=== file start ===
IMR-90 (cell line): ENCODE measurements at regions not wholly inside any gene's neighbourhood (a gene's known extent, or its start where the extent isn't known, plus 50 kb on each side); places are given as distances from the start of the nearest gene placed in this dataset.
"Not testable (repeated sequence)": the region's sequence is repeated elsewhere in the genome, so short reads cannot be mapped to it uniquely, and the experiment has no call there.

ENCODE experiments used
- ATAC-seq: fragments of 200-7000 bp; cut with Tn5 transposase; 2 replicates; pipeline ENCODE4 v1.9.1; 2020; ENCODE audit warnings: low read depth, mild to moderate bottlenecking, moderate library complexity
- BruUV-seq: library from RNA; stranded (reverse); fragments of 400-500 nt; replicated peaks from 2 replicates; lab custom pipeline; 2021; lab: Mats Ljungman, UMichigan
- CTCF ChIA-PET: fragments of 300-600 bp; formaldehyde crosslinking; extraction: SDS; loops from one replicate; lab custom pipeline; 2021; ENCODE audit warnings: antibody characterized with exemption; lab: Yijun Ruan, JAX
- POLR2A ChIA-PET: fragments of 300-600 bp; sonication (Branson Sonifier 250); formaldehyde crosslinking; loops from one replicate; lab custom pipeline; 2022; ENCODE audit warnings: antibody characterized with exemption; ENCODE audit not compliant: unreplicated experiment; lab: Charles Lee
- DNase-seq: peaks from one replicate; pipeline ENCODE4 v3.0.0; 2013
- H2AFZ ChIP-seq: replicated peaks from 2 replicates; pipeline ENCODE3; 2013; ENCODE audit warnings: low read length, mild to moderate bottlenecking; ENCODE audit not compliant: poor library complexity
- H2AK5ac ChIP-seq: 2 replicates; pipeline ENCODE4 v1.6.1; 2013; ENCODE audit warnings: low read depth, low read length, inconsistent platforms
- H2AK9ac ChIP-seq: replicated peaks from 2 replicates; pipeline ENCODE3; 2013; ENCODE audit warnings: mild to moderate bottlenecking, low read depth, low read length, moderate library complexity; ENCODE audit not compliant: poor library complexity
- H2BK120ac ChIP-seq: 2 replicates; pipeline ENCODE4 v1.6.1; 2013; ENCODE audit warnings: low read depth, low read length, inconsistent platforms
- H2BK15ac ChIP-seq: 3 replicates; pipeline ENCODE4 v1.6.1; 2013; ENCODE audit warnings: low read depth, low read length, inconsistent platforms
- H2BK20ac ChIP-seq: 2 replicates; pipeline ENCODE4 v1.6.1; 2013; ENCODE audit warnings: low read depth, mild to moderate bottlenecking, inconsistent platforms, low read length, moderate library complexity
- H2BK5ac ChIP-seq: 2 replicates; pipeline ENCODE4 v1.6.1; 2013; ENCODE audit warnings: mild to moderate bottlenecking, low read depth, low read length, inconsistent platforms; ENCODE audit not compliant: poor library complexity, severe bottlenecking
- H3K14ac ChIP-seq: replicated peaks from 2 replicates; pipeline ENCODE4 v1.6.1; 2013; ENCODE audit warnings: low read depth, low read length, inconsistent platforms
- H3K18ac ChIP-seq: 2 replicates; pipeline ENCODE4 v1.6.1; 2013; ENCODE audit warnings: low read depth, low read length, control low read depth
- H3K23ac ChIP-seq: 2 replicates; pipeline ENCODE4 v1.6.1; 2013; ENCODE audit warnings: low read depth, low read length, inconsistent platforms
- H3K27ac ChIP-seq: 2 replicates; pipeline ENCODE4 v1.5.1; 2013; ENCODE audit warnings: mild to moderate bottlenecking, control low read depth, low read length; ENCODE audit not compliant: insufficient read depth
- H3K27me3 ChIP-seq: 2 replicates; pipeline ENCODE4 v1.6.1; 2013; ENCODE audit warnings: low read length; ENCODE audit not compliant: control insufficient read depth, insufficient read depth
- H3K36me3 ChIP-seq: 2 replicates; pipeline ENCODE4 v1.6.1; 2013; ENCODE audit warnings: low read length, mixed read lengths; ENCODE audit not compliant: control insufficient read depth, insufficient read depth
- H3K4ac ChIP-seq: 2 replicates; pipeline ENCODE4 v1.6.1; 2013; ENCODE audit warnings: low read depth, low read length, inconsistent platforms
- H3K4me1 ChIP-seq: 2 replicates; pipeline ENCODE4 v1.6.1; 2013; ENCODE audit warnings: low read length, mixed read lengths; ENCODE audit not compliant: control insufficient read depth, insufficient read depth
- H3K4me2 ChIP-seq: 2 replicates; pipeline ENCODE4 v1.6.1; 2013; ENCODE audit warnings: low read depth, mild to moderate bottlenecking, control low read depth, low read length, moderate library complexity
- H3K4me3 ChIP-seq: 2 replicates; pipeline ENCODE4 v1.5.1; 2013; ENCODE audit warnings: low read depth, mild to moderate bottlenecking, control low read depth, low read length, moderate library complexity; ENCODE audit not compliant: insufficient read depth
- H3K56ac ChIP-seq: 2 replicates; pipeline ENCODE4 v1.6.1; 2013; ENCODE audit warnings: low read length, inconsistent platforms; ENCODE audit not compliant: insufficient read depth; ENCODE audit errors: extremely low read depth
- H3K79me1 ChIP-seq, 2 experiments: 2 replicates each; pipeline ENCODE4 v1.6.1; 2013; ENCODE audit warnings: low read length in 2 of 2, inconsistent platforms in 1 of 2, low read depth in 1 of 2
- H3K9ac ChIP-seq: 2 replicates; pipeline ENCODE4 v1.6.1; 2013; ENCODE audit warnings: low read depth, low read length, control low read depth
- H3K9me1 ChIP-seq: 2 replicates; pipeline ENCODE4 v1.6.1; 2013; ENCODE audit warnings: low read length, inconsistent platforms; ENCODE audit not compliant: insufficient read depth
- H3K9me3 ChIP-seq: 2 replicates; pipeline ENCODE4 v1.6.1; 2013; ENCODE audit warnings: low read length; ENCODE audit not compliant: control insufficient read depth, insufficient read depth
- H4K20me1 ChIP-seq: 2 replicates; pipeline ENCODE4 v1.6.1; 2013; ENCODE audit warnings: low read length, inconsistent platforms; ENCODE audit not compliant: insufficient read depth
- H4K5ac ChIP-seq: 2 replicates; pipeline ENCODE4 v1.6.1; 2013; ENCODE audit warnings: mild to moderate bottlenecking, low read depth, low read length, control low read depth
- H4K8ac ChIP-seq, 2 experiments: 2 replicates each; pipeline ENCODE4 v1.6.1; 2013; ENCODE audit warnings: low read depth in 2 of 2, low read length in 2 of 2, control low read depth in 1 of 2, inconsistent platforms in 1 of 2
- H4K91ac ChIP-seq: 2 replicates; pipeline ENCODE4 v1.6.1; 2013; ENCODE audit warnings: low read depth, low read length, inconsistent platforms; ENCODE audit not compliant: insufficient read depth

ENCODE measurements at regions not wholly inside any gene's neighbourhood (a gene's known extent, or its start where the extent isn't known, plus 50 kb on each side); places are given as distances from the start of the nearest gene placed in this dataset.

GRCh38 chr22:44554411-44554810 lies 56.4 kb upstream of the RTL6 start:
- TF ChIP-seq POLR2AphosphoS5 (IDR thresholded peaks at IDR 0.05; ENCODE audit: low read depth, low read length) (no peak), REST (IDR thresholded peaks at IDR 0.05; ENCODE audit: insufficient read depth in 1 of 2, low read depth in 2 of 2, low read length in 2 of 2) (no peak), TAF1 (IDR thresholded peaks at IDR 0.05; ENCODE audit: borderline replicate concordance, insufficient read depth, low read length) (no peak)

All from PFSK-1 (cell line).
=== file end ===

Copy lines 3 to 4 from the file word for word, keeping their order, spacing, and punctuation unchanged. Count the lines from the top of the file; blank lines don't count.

ENCODE experiments used
- ATAC-seq: fragments of 200-7000 bp; cut with Tn5 transposase; 2 replicates; pipeline ENCODE4 v1.9.1; 2020; ENCODE audit warnings: low read depth, mild to moderate bottlenecking, moderate library complexity